Indian yellow dal with coconut rice

Contributed by Food for health editors

Indian yellow dal with coconut rice

This recipe comes straight to you from the heart of India, where this executive chef spent a little time learning the local cuisine. If you've ever wanted to try your hand at Indian cooking, but were afraid to do so, this dish is a great way to hone your skills and get familiar with the typical ingredients and spices that make Indian food so delicious (and healthy!).

Yellow dal, or toor dal is a kind of lentil that is typical in Indian cuisine and can be found in any Indian grocery story. It is not the same as yellow split-peas, although you can substitute one for the other if you can't get access to toor dal (yellow split-peas will cook faster).

When making dal, one of the common steps in the process is to make what is known in Hindi as "chaunk" by which you separately fry the spices and some of the aromatic ingredients in ghee before adding it to the dal. It is the magic that goes into the dal dish, giving it an unmistakable flavor and smell that warms the soul.

Two other ingredients that probably require some explanation for Indian cooking newbies:

Ghee is clarified butter or butter that has been heated to remove the liquid residues. Because of how it is prepared, it tends to have a nuttier and more aromatic flavor to it. It is a staple in India and can be found in any Indian grocery store and many standard grocery stores today in the international aisle.

Asafetida is a powdered aromatic made from gum resin of an herb that is native to parts of the Middle East and India. It has a strong, bitter taste, but enhances the flavors of Indian dishes when added. It is also considered a digestive aid in India.

We think that the best way to enjoy yellow dal is with a side of rice flavored with coconut oil. Interestingly, the Washington Post recently ran a story about how coconut oil, when added to rice, actually reduces the calories of the rice. Isn't that lovely!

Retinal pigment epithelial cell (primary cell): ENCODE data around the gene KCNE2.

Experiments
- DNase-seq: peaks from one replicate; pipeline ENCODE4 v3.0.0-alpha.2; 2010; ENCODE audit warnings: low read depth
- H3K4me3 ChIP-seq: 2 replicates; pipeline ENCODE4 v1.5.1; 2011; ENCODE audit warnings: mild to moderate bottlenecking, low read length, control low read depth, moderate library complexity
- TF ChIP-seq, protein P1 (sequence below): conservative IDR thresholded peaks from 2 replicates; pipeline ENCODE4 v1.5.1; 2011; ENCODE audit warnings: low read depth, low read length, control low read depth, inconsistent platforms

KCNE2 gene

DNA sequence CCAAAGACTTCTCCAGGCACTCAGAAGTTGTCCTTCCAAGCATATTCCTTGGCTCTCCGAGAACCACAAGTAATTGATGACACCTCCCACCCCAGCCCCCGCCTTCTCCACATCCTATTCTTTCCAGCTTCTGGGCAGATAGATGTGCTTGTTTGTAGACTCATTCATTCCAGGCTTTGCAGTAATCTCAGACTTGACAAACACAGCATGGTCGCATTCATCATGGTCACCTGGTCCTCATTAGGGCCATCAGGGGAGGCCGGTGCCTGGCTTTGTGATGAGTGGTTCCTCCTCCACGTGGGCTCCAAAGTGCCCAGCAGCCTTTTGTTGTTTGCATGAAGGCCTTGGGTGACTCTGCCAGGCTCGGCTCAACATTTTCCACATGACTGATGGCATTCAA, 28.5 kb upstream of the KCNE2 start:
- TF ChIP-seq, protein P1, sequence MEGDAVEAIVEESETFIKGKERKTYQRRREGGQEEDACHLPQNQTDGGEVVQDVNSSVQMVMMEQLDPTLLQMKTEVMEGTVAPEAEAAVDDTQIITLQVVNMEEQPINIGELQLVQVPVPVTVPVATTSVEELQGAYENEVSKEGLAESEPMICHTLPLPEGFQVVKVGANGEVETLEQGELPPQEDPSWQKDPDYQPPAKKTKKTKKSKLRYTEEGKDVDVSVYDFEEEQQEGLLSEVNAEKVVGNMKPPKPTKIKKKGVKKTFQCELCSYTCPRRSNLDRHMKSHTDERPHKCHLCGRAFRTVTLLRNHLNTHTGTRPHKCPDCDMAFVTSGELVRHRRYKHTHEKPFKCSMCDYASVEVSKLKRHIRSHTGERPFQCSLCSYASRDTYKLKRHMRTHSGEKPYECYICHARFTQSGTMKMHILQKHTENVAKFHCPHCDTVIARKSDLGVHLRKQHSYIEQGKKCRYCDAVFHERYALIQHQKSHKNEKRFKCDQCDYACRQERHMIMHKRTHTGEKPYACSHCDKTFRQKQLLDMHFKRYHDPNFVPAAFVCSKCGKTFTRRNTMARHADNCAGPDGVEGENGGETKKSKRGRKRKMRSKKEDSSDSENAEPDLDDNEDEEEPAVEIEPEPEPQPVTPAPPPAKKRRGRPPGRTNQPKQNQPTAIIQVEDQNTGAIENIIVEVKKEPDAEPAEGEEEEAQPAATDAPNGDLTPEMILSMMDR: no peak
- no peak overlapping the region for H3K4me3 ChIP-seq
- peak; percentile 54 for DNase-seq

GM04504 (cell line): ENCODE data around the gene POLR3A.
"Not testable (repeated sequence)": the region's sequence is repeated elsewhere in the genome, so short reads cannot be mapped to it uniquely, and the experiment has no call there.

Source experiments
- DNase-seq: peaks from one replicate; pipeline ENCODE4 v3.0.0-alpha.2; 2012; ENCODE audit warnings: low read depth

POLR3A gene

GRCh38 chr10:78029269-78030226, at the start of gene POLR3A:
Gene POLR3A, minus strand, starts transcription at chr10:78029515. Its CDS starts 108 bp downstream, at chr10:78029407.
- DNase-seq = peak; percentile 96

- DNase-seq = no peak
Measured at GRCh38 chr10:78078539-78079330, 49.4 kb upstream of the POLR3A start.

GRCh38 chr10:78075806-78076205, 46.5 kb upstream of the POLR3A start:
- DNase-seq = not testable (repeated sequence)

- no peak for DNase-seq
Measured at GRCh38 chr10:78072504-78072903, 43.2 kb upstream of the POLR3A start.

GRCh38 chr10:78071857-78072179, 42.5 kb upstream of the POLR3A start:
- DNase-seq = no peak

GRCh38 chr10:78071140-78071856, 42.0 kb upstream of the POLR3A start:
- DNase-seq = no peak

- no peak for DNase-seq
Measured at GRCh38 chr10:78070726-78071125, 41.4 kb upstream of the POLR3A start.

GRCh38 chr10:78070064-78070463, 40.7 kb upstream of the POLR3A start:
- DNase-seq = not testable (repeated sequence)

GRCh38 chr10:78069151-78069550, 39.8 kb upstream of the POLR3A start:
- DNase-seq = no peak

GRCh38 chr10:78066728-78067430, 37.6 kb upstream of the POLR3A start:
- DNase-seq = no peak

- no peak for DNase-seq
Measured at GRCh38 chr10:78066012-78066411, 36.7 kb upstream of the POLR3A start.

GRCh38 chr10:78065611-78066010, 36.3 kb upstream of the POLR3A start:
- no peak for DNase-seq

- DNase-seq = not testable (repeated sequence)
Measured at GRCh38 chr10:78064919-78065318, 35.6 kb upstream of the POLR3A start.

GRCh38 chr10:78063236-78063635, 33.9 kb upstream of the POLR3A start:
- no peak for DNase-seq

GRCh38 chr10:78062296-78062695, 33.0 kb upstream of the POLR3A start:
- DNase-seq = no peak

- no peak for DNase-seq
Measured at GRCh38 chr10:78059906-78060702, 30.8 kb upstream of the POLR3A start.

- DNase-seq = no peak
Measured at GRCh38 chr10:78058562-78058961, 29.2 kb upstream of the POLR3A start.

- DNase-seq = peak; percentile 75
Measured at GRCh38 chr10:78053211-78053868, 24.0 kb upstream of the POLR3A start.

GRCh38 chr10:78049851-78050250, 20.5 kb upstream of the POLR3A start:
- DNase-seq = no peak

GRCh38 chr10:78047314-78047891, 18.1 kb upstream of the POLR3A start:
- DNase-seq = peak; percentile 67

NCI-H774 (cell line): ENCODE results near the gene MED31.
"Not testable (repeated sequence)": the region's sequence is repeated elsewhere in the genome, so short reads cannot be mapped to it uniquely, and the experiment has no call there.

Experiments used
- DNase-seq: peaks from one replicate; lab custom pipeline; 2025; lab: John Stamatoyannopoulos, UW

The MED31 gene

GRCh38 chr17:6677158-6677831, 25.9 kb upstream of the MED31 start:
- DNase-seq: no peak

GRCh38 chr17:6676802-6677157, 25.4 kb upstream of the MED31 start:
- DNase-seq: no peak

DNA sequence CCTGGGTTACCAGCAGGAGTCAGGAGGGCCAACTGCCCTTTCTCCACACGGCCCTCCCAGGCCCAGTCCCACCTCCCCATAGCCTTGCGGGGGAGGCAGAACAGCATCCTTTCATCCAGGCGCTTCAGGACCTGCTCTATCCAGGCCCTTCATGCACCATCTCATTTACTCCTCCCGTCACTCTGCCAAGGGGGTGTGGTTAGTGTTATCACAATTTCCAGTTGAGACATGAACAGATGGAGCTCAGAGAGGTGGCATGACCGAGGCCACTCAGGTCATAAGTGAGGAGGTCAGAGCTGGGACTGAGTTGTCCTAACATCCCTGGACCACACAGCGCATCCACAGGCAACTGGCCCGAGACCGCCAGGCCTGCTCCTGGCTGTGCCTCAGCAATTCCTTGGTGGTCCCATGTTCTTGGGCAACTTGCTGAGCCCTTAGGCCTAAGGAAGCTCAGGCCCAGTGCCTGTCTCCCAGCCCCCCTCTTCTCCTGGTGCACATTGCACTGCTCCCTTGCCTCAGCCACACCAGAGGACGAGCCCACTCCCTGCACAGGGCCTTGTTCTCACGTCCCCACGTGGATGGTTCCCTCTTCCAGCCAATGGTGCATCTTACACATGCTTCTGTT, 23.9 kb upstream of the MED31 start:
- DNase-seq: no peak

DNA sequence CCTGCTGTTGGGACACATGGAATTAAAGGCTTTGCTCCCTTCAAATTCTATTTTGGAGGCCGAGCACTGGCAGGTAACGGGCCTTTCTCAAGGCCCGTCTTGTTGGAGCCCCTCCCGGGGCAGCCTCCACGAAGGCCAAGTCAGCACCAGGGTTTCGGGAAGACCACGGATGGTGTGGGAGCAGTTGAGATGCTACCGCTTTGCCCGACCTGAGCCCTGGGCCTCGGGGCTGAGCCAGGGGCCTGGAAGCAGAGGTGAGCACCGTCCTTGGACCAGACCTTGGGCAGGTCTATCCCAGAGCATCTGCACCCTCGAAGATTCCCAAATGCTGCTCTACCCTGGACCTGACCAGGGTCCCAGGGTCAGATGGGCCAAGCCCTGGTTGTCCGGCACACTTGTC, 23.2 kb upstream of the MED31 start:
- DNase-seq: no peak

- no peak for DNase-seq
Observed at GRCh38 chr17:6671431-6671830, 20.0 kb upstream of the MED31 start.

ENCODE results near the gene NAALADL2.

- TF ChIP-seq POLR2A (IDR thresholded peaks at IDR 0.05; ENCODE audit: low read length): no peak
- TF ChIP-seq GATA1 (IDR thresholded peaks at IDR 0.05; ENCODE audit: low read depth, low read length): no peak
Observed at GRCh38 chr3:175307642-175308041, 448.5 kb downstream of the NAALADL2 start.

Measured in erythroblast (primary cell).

Servings: 4 servings

Prep time: 20 minutes


  • 1 1/2 cup toor dal, washed
  • 1 teaspoon turmeric
  • 2 tablespoons ghee
  • 1 teaspoon mustard seeds
  • 1 pinch asafetida
  • 1/2 teaspoon cumin seeds
  • 2 sprigs curry leaves
  • 1 medium onion, diced
  • 4 dried red chilis (add additional chili flakes for added spice)
  • 2 medium tomatoes, diced
  • 1 cup fresh cilantro leaves
  • 1 teaspoon salt (or more to taste)

Coconut rice:

  • 2 1/2 cups water
  • 1 cup basmati rice, washed
  • 1 to 2 tablespoons coconut oil


  1. Wash the toor dal and then place in a large pot, add 5 cups of water and turmeric. Cook on medium, uncovered, for about 30 to 45 minutes, or until the dal is soft and blended with the water. Depending on how thoroughly you washed the dal, you may need to occasionally sift off the yellow foam that accumulates on the top of the dal as it cooks. Stir intermittently while cooking and mash with a large spoon as the dal softens. The consistency should be like a thick soup.
  2. While the dal cooks, chop and prepare your vegetables and gather your other spices together for the chaunk. 
  3. In a medium fry pan, heat the ghee on a low flame. 
  4. Add the mustard seeds and the asafetida and let it fizz for about a minute. 
  5. Add the cumin and curry leaves (adding the curry leaves will make everything sputter, so beware!) and leave cooking again for about a minute more. 
  6. Add the onion and dried chilies and fry until the onion is brown and soft. 
  7. Add the tomato pieces and the cilantro and fry until tender.
  8. When the chaunk is complete, add this to the dal. If need be, add a little more water to the dal to keep it moist. 
  9. Season with salt and leave the whole thing to simmer for a few minutes, then remove from heat and serve, garnishing with a few cilantro leaves.
  10. For the rice, bring the water to boil in a small pot, and then add the rice and coconut oil. Cook covered until the rice is soft and the water has been fully absorbed.

Nutrition information (per serving)

  • Calories: 450
  • Total fat: 13 g
  • Saturated fat: 9 g
  • Cholesterol: 15 mg
  • Sodium: 590 mg
  • Total carbohydrate: 69 g
  • Dietary fiber: 17 g
  • Total sugars: 4 g
  • Protein: 17 g